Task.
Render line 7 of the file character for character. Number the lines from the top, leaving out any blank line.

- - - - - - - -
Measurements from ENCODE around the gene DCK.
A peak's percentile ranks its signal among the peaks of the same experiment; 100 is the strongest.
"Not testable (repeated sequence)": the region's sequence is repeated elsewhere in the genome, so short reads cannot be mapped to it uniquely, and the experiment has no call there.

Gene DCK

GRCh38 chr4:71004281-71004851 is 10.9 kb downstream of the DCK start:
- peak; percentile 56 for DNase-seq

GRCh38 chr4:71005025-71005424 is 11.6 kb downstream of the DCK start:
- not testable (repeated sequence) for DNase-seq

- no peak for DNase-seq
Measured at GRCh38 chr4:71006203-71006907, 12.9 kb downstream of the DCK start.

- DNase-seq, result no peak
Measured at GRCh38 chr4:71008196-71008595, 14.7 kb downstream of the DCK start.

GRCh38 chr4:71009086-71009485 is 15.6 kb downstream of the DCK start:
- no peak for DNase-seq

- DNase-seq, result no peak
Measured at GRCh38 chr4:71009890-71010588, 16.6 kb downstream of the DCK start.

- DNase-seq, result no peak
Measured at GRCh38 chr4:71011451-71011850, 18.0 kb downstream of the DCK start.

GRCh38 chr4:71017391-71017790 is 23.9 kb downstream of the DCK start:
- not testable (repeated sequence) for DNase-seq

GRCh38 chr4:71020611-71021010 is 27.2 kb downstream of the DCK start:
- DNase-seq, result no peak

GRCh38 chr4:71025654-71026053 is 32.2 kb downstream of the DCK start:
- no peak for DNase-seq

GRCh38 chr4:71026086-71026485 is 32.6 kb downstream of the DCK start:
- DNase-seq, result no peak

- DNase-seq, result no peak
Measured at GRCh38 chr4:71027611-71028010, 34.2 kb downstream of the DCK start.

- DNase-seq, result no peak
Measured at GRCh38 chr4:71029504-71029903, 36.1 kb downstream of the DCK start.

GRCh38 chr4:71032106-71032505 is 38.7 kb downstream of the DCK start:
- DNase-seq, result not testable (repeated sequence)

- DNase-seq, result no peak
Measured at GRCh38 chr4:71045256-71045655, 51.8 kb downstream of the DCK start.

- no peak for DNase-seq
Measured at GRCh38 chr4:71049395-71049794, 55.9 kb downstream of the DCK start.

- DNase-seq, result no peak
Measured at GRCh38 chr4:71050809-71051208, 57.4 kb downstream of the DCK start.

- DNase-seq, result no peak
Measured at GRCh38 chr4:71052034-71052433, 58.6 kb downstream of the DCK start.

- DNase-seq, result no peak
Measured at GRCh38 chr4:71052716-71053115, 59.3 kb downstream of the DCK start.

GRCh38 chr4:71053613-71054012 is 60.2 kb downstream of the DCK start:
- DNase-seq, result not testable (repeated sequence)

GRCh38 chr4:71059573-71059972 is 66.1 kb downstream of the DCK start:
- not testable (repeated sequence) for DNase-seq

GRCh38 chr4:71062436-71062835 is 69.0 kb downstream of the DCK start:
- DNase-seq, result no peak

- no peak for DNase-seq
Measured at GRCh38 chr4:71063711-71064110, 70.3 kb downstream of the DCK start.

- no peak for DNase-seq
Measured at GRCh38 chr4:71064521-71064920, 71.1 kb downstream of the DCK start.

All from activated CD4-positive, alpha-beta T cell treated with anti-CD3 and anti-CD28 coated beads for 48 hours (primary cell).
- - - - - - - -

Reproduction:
GRCh38 chr4:71005025-71005424 is 11.6 kb downstream of the DCK start: